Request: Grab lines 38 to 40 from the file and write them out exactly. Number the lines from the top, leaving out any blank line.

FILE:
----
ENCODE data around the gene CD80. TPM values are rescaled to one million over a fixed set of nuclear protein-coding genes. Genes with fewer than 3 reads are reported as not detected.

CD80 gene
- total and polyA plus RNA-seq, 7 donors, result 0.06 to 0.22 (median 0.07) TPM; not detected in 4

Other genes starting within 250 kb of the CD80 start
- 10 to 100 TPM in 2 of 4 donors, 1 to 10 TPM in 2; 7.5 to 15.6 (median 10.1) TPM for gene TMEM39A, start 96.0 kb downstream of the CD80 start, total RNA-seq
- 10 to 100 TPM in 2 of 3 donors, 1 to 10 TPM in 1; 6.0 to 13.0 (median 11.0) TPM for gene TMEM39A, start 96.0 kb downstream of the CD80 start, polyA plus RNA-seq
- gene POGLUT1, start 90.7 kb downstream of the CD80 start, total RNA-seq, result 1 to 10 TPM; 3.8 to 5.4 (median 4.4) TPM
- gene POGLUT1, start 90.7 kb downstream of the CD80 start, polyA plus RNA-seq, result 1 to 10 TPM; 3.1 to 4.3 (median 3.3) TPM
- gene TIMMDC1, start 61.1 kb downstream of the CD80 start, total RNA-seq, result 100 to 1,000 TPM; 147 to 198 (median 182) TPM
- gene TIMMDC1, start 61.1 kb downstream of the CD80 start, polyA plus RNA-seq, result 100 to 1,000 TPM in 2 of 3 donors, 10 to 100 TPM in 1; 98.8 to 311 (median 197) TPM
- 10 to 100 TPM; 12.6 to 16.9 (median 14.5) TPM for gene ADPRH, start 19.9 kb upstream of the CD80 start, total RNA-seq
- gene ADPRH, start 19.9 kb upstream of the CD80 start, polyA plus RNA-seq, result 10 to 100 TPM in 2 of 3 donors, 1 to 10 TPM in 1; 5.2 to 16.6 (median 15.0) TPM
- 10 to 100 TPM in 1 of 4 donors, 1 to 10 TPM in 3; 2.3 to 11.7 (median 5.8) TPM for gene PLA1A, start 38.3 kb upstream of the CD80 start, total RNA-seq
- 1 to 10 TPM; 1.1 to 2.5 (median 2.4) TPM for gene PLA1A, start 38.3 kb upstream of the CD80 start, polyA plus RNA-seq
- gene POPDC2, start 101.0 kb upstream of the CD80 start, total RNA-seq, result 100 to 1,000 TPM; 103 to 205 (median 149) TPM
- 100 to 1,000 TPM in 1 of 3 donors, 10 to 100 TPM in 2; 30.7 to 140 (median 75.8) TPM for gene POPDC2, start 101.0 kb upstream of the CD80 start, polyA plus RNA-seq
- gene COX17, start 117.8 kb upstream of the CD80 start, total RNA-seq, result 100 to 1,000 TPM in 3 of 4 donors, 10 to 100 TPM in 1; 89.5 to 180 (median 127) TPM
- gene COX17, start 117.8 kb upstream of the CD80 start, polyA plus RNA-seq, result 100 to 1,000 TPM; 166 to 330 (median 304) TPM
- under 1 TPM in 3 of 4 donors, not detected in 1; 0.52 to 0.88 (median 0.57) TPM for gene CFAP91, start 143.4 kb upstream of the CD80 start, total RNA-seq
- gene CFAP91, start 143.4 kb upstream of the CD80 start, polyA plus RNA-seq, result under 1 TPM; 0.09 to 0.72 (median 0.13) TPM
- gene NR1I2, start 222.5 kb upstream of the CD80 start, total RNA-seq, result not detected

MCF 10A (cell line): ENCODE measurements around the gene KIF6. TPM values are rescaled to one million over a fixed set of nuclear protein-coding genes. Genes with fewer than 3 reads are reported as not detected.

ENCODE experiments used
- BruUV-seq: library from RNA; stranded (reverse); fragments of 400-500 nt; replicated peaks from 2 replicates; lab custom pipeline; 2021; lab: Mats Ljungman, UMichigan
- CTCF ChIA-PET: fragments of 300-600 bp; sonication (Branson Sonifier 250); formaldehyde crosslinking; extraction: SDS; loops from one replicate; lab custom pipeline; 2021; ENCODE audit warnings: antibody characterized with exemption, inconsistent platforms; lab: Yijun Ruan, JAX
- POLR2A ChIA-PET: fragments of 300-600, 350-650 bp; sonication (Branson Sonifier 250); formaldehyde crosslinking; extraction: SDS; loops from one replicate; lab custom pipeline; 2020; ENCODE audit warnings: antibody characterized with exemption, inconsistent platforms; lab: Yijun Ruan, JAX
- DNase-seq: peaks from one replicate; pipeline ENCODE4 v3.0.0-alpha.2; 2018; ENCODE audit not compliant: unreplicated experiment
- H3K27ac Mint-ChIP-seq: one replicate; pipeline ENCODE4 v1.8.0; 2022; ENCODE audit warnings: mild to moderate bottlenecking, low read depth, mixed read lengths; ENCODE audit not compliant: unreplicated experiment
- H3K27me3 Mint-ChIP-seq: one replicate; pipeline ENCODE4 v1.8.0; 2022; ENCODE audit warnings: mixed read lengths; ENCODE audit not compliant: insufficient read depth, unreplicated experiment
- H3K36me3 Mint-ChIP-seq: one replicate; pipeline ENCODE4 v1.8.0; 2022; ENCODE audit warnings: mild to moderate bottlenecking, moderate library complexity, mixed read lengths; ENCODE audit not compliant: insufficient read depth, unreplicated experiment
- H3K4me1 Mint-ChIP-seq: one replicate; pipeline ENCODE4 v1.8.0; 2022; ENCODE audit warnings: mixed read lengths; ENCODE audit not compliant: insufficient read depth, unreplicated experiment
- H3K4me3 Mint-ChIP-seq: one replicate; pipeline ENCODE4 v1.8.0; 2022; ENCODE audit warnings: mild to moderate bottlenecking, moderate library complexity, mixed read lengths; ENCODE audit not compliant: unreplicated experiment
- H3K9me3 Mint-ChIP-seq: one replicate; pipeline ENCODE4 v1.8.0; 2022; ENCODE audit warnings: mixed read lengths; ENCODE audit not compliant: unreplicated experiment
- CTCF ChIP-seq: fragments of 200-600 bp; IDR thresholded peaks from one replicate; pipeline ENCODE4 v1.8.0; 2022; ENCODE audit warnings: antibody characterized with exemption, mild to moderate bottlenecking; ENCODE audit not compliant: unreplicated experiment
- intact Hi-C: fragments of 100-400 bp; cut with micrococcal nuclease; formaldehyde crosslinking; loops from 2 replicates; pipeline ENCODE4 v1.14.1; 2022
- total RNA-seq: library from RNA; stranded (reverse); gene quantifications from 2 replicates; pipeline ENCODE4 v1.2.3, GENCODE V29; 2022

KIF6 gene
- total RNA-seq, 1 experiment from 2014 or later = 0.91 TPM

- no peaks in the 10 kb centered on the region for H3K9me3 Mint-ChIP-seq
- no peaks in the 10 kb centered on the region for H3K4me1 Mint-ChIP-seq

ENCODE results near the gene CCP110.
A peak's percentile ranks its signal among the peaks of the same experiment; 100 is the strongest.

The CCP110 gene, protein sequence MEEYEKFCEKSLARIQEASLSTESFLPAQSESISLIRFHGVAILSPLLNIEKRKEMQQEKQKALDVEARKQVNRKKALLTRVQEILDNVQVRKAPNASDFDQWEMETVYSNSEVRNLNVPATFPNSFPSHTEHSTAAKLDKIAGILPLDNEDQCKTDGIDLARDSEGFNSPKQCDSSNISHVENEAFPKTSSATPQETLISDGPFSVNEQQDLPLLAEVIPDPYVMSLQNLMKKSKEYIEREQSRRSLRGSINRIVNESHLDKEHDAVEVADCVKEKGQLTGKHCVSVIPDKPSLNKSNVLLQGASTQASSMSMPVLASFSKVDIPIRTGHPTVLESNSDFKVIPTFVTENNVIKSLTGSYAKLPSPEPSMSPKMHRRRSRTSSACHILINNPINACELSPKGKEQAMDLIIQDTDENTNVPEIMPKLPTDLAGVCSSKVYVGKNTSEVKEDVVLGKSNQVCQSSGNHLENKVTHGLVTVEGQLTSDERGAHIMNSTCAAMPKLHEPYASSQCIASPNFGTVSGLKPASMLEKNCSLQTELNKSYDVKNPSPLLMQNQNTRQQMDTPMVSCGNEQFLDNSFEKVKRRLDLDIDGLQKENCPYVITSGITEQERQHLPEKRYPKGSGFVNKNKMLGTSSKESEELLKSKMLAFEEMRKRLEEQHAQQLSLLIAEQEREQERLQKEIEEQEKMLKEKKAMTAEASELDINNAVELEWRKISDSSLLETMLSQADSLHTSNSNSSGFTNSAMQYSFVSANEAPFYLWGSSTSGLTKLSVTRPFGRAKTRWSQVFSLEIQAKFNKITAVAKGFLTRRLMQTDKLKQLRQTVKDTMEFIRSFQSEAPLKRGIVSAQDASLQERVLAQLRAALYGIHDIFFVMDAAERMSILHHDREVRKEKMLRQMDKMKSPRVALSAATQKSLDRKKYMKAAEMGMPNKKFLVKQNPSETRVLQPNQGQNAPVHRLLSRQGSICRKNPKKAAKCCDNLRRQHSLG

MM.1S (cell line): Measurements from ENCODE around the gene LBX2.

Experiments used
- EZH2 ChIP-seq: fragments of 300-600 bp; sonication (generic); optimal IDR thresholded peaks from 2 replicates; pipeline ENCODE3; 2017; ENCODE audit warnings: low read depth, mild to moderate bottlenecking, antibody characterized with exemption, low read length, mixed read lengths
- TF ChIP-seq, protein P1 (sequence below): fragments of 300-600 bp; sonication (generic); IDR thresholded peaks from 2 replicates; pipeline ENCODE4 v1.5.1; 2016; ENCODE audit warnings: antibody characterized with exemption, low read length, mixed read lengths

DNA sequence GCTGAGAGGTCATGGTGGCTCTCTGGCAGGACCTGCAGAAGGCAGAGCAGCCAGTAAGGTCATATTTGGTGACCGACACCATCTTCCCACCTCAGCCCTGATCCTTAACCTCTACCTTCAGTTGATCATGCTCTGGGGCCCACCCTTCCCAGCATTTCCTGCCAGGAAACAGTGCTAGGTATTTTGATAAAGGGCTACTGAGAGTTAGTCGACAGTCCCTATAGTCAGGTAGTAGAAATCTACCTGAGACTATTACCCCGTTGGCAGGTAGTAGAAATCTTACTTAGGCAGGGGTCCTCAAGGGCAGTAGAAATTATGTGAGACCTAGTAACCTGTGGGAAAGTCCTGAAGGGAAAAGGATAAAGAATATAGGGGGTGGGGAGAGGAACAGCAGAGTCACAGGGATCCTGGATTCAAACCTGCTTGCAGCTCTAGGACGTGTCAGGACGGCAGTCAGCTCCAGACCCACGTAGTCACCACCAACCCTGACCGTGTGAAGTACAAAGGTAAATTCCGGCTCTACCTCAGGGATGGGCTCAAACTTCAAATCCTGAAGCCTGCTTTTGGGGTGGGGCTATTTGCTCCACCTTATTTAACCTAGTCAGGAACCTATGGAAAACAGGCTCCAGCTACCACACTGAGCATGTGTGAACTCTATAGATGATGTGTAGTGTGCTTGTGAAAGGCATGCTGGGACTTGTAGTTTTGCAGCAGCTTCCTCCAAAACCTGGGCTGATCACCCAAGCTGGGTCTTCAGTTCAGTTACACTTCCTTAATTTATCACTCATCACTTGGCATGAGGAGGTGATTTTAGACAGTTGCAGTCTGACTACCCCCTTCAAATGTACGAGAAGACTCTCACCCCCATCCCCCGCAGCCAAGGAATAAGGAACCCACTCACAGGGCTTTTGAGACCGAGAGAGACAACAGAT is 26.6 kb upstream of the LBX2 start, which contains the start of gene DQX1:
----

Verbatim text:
- total RNA-seq, 1 experiment from 2014 or later = 0.91 TPM

- no peaks in the 10 kb centered on the region for H3K9me3 Mint-ChIP-seq
- no peaks in the 10 kb centered on the region for H3K4me1 Mint-ChIP-seq